However, that's not exactly a lie, but it's not the whole story either.  Several years before the ark park was built, a separate study was done and made the estimate kennie quoted.  But kennie's own estimates were over 2.2 million a year -- which was later changed to 2.2 million visitors in the first year, which was later changed again to between 1.4 to 2.2 million in the first year.

He's coming up on his first anniversary and apparently thinks he'll hit 1 million sometime in July.  Of course, we have no firm figures, kennie isn't saying anything officially -- wonder why?  He like to wave that alternative report around for a couple of reasons.  I think he's hoping you will forget the 2.2 million visitors a years estimate -- and also because beating that several year-old estimate certainly sounds better than having to say he failed to reach 50% of his own estimate, or that he failed to reach his lower revised estimate, or admit that he has failed on his promises (jobs and economic success) to the local community!

In other words, kennie isn't being overly honest.  But what can you expect after he reneged on his promise to comply with hiring laws and now discriminates against people who don't share his narrow religious view in making hiring decisions . . . which means the majority of the people who live around the park cannot work at the park.  His little ark park ministry has also failed to have the several thousand job openings that he said it would as well.  But since he screwed them out of jobs, it seems only fitting that he blames them for his failure to deliver on any of his promises.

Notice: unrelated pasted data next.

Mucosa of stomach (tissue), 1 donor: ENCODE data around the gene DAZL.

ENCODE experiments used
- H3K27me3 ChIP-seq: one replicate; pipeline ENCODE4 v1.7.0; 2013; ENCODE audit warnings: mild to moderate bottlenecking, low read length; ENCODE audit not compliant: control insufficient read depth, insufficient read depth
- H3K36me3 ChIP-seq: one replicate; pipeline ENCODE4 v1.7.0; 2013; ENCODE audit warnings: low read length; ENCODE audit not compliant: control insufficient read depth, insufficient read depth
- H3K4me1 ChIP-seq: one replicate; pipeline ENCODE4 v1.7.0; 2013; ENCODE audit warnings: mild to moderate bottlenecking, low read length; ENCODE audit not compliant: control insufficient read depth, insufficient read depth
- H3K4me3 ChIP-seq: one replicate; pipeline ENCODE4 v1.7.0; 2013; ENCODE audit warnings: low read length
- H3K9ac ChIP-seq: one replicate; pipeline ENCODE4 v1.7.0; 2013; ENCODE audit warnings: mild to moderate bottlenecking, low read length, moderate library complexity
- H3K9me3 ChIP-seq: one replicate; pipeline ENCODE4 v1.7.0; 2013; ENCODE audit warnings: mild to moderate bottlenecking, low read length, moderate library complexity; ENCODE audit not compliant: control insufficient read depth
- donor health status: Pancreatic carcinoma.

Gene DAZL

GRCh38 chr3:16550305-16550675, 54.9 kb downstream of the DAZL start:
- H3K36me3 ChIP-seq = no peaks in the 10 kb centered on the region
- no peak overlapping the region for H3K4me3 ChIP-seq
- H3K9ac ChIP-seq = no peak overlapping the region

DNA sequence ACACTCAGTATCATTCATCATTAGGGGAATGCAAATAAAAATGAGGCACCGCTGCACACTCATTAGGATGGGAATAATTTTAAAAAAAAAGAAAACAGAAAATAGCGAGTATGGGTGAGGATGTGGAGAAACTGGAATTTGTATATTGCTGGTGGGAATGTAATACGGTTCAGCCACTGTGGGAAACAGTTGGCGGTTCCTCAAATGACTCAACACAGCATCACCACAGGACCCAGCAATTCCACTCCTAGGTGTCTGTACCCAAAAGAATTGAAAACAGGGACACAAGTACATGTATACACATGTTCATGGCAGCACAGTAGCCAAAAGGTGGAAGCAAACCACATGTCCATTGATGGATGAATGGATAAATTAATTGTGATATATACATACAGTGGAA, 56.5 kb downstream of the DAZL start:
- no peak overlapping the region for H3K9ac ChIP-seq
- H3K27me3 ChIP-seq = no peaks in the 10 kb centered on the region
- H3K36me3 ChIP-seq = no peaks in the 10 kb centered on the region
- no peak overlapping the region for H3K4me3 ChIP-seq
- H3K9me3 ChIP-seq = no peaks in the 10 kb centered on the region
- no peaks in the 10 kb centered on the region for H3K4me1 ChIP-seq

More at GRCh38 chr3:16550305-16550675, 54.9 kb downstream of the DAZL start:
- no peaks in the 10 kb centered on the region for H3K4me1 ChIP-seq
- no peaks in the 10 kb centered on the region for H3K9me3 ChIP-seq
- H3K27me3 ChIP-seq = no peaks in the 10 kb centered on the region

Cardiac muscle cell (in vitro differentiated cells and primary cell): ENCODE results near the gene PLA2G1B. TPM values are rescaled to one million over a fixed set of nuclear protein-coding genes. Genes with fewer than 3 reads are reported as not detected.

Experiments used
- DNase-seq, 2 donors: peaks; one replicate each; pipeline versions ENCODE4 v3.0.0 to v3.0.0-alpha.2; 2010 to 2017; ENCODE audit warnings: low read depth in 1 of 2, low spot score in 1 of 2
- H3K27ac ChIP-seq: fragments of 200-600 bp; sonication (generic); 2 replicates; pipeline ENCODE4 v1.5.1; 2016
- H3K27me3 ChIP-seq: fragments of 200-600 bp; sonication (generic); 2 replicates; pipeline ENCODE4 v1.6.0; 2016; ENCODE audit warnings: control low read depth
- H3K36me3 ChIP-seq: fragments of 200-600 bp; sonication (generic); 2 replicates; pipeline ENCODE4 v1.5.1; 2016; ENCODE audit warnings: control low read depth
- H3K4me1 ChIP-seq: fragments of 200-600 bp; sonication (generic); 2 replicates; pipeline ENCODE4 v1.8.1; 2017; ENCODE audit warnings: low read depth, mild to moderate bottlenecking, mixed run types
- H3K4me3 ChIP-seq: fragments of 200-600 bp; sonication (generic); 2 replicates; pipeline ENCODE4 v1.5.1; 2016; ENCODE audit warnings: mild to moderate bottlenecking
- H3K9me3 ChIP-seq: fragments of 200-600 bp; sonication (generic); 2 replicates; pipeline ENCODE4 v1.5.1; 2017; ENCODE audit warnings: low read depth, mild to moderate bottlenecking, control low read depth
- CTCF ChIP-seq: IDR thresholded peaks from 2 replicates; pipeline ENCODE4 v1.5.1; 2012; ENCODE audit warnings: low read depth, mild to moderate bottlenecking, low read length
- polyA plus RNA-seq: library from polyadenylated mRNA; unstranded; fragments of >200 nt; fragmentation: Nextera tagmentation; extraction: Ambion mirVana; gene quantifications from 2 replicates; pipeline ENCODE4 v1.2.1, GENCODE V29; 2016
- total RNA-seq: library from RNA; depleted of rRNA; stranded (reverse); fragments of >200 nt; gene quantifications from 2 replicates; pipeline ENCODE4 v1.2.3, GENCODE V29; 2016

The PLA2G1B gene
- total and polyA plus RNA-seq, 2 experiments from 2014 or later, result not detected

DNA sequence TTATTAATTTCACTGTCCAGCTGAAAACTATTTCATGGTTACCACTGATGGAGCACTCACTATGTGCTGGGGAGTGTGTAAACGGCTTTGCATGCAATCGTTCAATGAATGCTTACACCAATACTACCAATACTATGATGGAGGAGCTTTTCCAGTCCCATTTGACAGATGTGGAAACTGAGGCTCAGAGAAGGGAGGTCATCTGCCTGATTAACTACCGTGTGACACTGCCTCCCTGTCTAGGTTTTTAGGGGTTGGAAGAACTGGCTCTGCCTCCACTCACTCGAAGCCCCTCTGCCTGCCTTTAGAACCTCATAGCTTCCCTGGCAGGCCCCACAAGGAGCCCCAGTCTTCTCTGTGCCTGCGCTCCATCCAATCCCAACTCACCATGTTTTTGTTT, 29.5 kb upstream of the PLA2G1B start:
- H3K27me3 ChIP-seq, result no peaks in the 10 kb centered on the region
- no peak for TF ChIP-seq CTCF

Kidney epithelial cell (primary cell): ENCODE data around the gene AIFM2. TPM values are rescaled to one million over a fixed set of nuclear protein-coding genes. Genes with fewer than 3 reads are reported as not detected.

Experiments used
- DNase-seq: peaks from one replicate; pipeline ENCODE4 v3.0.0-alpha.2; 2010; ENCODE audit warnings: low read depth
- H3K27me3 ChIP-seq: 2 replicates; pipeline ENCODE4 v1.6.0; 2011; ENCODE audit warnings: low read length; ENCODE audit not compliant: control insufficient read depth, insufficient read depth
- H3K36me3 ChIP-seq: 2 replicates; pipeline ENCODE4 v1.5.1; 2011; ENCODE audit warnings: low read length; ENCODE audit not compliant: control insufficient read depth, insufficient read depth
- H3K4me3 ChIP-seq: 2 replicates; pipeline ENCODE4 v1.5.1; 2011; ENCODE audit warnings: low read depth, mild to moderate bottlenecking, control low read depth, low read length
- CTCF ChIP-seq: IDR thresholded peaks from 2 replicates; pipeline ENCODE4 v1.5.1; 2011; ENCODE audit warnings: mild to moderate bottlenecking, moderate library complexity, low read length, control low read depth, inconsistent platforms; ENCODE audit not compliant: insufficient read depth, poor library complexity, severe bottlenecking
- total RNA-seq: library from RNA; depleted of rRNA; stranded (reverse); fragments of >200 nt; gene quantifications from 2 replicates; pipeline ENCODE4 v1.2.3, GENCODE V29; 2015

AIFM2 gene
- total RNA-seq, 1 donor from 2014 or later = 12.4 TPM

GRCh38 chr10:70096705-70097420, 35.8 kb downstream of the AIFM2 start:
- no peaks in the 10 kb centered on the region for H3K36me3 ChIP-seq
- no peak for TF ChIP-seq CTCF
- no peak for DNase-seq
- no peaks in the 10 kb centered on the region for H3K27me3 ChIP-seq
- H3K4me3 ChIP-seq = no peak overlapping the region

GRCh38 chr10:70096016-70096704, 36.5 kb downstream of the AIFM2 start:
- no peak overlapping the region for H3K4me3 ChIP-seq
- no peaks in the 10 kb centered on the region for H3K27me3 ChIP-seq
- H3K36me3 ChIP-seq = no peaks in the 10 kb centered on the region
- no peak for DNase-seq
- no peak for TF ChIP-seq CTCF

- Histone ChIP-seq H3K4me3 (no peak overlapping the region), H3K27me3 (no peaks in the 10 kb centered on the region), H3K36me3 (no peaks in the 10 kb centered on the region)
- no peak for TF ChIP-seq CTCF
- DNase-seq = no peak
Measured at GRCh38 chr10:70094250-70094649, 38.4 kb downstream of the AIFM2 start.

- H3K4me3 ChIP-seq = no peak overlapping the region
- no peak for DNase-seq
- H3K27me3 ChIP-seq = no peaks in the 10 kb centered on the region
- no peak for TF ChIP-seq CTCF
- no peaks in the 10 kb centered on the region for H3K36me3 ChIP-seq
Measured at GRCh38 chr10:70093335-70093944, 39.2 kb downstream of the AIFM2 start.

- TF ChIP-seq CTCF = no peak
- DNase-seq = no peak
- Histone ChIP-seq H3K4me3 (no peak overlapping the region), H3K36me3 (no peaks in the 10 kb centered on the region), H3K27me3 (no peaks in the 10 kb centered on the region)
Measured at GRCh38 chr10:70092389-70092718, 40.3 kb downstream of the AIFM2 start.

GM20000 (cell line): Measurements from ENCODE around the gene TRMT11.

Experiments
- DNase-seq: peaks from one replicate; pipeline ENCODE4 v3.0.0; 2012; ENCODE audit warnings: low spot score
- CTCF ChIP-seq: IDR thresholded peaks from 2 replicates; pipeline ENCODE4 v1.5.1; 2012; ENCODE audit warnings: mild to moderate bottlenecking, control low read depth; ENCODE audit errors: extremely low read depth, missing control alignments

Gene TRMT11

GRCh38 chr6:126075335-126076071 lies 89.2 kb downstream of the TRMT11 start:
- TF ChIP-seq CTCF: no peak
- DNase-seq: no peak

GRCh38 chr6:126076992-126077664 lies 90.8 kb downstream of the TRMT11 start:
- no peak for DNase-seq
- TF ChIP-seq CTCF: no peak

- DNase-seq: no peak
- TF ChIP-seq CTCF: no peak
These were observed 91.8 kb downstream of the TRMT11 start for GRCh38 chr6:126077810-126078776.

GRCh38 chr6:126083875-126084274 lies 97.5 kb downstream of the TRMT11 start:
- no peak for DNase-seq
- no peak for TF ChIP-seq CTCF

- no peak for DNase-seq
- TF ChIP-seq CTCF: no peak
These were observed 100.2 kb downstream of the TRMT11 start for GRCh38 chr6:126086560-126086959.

My issue with the ark park has little to do with attendance or even money.  My issue is that it is a ministry . . . it's not any of the other things he keep trying to claim it is . . . it was not intended as a tourist attraction, an educational attraction, nor an entertainment attraction -- it's a ministry!  He's used those other terms now and again when marketing his ministry, especially when he wanted state aid in building this particular monument to his ego.  It's a ministry and it will only appeal to a small part of the world's population.  Once they've seen it, repeat business will be very limited . . . as kennie found with his pseudo-museum.  Adding zip lines isn't going to be a great help, they weren't when he added them to his pseudo-museum.  Seriously who is going to visit the ark, and pay $40 per person, to go zip lining?

No, attendance will most likely go down, and kennie is just lining up others to blame.  After all, it's not his fault that he over-promised and failed to deliver, is it?